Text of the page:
After watching the wave of futures selling over individual stocks on Thursday, it was clear to him that the sum of the parts were worth more than the stock market whole.
"The simple fact is that individual stocks are worth far more than the sum of the ; it is just that a torturous concert masks the strength of the underlying musicians," the "Mad Money" host said.
In the case of the stock market, the concert is the S&P 500, and the musicians are the underlying stocks.
Thursday's market seemed like a discordant symphony driven by both the Fed and oil. Investors seemed confused over oil, which was justified to Cramer. Either higher oil prices could mean that the economy is doing better, or they could hate oil with the knowledge that it could prompt the Fed to raise rates.
Cramer says there is a simple solution.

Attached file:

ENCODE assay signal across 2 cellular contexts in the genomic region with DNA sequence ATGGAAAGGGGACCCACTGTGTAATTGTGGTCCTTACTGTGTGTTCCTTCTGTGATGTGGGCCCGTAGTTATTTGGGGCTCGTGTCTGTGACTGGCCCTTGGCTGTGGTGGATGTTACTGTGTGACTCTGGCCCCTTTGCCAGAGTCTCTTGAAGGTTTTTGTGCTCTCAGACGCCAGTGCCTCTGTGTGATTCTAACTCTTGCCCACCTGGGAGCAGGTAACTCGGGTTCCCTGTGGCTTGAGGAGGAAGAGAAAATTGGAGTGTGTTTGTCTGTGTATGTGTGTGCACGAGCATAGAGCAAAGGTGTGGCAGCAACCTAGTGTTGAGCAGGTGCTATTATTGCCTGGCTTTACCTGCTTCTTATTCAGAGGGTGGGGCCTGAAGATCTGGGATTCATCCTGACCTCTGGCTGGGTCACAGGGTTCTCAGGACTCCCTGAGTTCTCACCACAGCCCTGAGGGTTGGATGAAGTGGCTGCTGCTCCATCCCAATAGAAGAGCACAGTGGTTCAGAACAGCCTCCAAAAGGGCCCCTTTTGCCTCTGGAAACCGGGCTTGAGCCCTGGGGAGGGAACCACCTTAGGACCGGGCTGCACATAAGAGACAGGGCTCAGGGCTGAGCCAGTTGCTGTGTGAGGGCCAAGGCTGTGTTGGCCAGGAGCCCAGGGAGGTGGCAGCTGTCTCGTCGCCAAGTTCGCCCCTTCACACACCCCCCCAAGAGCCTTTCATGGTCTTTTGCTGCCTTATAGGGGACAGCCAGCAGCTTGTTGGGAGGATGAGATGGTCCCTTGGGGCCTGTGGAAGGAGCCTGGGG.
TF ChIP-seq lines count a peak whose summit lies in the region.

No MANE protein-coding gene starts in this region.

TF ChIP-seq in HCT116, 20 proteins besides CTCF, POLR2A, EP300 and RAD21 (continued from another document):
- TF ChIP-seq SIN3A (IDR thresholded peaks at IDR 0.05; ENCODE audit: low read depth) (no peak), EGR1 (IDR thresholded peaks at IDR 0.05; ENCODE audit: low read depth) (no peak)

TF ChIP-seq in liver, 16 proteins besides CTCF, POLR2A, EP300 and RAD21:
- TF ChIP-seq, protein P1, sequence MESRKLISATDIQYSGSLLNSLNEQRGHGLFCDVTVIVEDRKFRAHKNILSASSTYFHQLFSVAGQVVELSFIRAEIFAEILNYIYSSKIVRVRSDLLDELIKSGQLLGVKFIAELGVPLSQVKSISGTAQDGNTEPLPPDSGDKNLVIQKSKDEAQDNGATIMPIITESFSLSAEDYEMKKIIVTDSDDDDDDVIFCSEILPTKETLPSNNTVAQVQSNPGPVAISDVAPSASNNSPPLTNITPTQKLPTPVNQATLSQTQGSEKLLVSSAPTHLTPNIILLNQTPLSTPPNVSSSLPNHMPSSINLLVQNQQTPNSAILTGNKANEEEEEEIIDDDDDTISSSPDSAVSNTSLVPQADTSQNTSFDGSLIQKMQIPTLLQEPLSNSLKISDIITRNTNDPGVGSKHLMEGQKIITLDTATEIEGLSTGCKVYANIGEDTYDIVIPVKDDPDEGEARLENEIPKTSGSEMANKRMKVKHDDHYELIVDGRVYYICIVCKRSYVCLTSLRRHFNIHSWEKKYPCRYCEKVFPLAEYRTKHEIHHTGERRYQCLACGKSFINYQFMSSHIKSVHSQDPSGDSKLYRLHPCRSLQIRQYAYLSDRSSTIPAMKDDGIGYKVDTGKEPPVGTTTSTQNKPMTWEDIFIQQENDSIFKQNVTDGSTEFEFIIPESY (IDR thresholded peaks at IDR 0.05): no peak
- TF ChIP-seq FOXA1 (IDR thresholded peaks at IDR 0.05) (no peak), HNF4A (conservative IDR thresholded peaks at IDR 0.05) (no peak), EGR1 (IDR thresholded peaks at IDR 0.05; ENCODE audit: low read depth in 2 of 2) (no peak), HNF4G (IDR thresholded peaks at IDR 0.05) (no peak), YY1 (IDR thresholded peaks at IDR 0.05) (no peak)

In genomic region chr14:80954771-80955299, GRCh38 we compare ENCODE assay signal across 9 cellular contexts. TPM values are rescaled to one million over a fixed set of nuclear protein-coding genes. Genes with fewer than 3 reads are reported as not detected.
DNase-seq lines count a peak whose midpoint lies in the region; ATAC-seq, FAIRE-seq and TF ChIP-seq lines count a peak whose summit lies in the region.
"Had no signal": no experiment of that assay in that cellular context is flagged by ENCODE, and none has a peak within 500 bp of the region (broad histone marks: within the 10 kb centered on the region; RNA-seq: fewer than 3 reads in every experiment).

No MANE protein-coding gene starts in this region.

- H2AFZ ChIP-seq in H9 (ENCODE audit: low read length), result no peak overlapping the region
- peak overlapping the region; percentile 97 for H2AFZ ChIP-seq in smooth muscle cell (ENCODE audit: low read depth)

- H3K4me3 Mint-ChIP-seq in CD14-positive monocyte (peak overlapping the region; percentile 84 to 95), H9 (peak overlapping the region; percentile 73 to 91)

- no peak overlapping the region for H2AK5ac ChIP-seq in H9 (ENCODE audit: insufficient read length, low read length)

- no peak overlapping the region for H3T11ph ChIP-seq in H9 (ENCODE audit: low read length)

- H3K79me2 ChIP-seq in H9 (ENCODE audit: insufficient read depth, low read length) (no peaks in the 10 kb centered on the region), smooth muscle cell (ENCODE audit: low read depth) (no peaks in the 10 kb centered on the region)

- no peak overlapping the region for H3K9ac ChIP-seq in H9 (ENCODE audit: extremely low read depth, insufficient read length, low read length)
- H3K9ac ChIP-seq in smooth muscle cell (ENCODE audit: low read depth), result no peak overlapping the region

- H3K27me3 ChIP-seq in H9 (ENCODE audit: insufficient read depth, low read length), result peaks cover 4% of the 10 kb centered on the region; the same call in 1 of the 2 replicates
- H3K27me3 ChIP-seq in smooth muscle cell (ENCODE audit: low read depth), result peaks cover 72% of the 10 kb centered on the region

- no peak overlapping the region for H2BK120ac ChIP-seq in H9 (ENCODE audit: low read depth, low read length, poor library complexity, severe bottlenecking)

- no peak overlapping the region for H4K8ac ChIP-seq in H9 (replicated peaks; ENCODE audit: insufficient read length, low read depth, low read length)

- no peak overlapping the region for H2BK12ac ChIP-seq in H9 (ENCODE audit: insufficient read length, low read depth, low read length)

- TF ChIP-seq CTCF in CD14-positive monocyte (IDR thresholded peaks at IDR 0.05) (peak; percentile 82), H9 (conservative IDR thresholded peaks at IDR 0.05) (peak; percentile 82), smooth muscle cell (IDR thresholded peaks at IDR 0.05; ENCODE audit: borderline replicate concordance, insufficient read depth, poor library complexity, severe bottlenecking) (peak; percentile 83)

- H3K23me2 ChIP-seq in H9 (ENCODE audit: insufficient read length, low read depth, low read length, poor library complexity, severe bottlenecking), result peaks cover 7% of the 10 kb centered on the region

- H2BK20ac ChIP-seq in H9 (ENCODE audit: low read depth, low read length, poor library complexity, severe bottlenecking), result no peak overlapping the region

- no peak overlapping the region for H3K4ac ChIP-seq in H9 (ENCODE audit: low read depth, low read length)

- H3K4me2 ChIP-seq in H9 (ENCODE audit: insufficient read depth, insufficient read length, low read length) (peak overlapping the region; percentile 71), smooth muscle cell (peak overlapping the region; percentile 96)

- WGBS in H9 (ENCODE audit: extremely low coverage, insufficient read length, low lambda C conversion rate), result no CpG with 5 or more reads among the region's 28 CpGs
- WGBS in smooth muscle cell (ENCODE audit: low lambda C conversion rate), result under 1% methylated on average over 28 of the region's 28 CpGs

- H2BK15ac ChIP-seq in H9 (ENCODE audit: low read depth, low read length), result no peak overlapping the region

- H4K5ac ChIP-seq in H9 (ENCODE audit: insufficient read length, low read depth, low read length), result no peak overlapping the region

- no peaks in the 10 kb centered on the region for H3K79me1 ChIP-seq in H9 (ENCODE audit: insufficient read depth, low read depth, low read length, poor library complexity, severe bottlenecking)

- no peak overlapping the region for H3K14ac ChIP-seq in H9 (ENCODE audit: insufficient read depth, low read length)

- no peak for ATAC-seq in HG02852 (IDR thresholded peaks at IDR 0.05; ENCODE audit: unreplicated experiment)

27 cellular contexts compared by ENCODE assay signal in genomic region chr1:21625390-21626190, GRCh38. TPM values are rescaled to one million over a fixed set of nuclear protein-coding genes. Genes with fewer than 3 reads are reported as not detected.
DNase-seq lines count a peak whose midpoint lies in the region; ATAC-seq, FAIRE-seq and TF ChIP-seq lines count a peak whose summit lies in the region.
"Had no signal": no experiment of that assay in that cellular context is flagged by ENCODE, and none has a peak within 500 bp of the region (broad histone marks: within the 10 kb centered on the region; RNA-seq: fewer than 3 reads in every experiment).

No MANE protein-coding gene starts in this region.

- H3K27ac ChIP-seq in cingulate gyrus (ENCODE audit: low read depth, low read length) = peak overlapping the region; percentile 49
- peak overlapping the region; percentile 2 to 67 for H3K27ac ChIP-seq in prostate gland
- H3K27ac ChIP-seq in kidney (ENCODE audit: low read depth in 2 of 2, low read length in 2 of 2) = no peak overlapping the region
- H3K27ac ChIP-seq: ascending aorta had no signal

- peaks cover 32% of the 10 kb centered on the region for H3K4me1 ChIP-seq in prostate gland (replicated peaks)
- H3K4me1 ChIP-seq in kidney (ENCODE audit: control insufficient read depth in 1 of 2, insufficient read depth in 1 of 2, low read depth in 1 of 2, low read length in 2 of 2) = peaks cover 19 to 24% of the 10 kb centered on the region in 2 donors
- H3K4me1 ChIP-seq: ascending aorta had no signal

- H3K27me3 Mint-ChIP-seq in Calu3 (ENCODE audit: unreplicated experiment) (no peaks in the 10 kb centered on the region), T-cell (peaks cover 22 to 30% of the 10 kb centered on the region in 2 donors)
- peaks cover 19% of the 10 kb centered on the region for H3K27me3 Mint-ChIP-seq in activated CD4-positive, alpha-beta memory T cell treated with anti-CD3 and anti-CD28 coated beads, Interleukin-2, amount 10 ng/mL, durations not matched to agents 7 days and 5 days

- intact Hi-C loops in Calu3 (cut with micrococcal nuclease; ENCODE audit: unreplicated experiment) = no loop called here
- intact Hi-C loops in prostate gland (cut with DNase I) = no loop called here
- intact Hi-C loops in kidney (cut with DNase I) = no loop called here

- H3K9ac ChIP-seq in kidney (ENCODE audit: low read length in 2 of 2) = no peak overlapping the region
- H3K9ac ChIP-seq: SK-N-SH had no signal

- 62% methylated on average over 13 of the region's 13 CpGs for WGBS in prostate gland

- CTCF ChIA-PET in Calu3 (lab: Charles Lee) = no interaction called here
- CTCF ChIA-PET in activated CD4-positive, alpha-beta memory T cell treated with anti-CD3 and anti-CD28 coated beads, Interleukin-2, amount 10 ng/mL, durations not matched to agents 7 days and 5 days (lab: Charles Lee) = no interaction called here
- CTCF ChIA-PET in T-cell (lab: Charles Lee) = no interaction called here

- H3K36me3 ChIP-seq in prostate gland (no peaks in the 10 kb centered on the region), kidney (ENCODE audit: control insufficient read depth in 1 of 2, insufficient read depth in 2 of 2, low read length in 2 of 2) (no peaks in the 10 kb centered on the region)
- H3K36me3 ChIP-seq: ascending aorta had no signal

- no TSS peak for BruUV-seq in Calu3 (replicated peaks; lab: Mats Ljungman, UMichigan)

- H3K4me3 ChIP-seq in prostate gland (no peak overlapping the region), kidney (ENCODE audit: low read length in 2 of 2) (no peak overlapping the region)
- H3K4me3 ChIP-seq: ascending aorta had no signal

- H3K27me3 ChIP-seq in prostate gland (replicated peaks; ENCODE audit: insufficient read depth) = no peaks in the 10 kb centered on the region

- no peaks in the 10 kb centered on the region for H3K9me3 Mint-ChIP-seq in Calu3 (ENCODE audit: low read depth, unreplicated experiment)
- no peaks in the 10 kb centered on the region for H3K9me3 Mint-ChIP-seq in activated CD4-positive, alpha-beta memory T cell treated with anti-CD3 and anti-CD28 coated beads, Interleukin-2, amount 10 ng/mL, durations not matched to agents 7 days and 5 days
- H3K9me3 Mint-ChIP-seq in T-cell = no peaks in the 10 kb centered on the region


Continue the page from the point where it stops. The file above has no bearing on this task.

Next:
"If oil stays high enough to make you feel like the global economy worldwide has a pulse, but not so high that the Fed conductor take the podium for multiple rate hikes," he said.
Read more from Mad Money with Jim Cramer
Higher interest rates could lead to a stronger dollar, which could hurt domestic companies with overseas operations.
And with companies like Amazon and Wal-Mart taking share, that left only a few places for investors to hide. Yet, Cramer remained convinced that the individual sum of the stock market is worth more than the whole.
"Hardly a day goes by when one of the individual players doesn't' prove itself worthy as a soloist, even as it is handicapped by the conductor when it plays en masse," Cramer said.